SAN DIEGO (MarketWatch) -- You may have seen that LendingTree commercial with a happy-go-lucky guy named Stanley Johnson, who brags about his big house, his new car and how, "I even belong to the local golf club. How do I do it?" he continues with a big, dumb smile, "I'm in debt up to my eyeballs." Lowering his voice, but still smiling, he adds, "I can barely pay my finance charges." The smile doesn't leave his face as he drives a riding lawn mower, saying, "Somebody help me."I'm not sure what hard evidence there is for the notion that people with good credit are starting to run into problems with their loans (though Greenberg does related a couple of pretty compelling anecdotes). But I do know that there is plenty of statistical evidence that Americans have recently begun relying on their credit cards more than they had.
Thanks to easy credit, many Americans have been living well beyond their means. But that credit picture is beginning to change. And when you think about where the U.S. economy might be a quarter or two from now, you have to wonder how many Stanley Johnsons are out there. This isn't the stereotypical subprime borrower, with a spotty credit history and low credit score, but instead people perceived by friends and neighbors to be living the good life, some even sporting good credit scores.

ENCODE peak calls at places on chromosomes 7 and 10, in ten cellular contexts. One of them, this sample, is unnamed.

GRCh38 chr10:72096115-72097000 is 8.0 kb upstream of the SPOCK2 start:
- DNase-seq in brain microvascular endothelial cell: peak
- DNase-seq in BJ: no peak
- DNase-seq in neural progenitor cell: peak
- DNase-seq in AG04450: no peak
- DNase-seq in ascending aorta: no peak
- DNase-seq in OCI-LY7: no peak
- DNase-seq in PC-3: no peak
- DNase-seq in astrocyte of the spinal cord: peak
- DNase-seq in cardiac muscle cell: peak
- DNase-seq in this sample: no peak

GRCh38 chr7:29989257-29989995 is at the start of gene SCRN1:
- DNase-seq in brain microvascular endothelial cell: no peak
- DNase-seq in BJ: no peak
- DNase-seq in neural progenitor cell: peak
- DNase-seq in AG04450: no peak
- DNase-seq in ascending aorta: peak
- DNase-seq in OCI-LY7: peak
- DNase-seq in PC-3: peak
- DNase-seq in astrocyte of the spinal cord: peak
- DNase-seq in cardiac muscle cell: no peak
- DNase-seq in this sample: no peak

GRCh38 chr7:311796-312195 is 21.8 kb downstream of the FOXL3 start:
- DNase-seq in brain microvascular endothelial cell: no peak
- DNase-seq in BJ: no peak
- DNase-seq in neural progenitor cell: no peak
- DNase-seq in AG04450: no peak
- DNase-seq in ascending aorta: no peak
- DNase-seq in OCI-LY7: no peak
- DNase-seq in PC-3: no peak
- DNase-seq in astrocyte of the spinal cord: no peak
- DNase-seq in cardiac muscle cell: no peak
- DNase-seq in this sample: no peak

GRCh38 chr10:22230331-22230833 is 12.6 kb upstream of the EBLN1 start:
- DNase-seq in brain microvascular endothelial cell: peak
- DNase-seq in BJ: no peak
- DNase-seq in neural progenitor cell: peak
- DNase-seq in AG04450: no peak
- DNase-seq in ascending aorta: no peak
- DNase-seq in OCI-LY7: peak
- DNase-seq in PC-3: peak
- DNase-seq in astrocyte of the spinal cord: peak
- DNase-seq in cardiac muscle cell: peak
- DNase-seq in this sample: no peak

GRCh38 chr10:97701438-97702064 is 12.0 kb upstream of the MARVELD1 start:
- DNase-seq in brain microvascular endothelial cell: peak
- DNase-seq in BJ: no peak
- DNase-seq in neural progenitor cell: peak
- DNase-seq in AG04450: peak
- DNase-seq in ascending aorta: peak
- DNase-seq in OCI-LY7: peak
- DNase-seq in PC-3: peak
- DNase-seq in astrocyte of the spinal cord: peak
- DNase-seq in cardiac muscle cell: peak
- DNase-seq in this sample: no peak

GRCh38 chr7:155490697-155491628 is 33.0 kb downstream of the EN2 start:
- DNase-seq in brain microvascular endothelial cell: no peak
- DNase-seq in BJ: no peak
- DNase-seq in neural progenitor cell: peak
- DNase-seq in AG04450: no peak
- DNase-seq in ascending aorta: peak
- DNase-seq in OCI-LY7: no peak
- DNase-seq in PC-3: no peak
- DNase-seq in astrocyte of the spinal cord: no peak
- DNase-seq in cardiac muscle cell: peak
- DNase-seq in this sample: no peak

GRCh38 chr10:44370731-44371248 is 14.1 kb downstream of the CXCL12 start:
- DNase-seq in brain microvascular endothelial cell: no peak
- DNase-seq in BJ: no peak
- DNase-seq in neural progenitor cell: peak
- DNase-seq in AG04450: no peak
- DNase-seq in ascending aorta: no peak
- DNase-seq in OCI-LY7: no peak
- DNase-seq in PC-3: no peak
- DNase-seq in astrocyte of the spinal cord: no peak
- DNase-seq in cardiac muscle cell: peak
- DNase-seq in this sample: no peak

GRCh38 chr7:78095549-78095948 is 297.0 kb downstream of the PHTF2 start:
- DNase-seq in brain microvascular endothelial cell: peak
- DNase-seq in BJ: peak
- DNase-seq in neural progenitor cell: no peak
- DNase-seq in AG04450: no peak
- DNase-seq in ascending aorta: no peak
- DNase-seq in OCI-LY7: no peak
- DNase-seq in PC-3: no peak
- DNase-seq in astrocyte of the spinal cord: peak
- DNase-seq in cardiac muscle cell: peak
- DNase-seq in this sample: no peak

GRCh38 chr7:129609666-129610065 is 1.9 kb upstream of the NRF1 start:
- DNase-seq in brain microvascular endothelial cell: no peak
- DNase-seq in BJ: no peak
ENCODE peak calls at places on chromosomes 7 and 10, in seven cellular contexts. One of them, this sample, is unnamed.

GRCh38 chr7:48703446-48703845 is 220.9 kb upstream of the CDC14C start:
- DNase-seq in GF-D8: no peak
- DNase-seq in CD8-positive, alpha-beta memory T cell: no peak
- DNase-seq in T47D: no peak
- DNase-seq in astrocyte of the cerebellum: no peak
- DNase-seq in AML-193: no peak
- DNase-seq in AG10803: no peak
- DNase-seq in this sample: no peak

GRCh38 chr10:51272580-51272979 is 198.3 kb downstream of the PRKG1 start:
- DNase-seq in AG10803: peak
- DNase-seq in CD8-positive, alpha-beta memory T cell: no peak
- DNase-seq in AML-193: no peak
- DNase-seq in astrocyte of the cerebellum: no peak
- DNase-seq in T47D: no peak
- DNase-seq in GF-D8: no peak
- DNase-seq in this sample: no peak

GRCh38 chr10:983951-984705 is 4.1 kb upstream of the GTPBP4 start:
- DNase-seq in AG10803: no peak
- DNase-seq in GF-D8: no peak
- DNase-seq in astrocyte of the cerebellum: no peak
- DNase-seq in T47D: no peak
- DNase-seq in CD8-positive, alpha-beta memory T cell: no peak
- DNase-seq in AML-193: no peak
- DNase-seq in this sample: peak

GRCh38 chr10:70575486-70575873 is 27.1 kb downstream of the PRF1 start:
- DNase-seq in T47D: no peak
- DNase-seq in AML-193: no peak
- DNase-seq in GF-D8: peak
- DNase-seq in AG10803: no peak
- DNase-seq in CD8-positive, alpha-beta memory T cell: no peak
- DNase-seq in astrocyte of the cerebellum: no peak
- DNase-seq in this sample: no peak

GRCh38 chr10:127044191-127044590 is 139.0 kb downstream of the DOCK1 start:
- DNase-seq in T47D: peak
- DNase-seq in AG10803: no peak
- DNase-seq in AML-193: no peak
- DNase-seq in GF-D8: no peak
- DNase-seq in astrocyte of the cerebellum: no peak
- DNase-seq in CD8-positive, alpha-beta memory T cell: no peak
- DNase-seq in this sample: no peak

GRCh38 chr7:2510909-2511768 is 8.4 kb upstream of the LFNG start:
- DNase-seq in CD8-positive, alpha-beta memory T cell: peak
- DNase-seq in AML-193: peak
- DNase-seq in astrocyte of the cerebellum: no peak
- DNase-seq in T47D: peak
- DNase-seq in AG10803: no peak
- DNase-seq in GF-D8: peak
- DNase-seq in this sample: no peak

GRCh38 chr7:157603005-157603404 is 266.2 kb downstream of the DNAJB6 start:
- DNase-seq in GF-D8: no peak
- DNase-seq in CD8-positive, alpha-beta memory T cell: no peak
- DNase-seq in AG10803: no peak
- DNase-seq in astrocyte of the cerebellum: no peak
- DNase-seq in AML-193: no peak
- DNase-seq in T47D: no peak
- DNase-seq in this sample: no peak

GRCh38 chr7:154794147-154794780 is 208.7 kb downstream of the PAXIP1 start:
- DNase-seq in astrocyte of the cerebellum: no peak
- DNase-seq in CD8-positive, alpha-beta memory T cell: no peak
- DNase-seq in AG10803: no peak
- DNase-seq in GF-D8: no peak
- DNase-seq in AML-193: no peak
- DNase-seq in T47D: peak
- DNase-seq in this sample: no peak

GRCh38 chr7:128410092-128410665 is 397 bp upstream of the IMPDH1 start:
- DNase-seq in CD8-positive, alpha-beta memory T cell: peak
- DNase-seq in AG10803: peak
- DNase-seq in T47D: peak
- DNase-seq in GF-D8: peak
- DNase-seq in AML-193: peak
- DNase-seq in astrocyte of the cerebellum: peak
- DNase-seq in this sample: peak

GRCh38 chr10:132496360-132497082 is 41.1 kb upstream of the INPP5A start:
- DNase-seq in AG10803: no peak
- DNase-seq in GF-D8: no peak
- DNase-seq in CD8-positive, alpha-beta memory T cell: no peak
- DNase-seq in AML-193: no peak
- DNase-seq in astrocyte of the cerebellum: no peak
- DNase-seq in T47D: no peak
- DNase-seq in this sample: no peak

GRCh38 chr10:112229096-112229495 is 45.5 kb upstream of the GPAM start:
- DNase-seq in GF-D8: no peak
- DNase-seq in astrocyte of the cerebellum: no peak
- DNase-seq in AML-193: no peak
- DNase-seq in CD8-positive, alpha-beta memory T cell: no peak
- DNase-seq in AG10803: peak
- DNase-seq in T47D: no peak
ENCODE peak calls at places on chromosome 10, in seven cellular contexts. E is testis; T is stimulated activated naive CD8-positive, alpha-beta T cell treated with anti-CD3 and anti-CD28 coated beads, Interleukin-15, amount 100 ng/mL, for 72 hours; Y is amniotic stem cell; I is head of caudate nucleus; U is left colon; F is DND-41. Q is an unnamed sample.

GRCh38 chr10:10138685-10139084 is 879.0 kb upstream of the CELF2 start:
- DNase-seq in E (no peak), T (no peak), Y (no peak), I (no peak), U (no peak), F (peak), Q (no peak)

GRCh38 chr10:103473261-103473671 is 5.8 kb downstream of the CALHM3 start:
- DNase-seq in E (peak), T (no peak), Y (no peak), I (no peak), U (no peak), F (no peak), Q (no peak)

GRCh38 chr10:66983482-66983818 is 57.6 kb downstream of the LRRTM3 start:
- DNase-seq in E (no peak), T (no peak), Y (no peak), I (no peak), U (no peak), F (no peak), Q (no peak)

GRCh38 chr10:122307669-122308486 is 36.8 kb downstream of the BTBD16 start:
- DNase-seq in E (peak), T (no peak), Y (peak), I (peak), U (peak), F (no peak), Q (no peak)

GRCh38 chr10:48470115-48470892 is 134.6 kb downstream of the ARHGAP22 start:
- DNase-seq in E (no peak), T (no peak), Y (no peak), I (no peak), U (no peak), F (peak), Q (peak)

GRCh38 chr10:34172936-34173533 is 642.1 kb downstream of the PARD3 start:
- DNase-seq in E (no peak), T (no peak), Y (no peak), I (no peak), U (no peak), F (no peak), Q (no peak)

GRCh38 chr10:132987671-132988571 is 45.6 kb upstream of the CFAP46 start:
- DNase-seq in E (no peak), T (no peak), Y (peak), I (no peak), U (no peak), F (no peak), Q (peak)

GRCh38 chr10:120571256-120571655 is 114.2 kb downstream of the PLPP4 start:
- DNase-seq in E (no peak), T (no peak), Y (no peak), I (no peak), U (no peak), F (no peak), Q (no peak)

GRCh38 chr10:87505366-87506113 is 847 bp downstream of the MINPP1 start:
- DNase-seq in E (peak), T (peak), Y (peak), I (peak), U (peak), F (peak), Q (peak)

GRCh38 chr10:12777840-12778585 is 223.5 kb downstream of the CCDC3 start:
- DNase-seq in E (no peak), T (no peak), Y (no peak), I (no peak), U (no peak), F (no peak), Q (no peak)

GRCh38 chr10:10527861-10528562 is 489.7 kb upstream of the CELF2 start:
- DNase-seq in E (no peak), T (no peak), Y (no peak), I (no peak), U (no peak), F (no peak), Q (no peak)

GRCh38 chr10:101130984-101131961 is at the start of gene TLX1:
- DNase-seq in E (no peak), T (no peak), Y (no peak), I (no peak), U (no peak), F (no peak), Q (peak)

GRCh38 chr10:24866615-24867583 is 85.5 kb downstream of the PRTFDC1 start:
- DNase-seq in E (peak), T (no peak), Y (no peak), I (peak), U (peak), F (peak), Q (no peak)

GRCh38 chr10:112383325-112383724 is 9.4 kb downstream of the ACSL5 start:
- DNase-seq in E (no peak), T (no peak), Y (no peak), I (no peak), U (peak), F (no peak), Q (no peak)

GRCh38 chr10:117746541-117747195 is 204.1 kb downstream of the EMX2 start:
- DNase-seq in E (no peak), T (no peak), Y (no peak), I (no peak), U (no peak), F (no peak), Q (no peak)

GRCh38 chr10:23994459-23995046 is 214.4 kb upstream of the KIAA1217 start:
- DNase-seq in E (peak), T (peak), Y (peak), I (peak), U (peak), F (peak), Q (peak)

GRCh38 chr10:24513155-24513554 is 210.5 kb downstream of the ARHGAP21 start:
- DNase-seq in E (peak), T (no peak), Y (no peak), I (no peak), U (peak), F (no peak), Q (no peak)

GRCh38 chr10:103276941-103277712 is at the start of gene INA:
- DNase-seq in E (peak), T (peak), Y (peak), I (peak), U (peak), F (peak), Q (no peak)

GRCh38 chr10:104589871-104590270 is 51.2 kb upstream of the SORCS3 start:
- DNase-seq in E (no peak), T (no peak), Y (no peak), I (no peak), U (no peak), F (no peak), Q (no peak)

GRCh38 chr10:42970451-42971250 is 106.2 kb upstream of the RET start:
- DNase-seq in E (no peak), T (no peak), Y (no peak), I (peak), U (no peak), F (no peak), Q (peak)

Yesterday we had a little-noticed Federal Reserve news release on consumer credit, which noted that consumer borrowing was up substantially in March. But this was only the latest report in what has clearly become a trend. The following picture illustrates.
Consumers typically start borrowing when their income starts falling (as happened in the recession of 2001). So this may be an early indicator that income growth has been slowing.
Alteratively, this new borrowing might simply be covering the long-standing gap between the growth rates of personal income and spending that I highlighted a little while ago. Until recently, it seems many households were covering that gap with mortgage equity withdrawals. Now that house prices are no longer rising, are households simply turning to their credit cards? The story is rather compelling...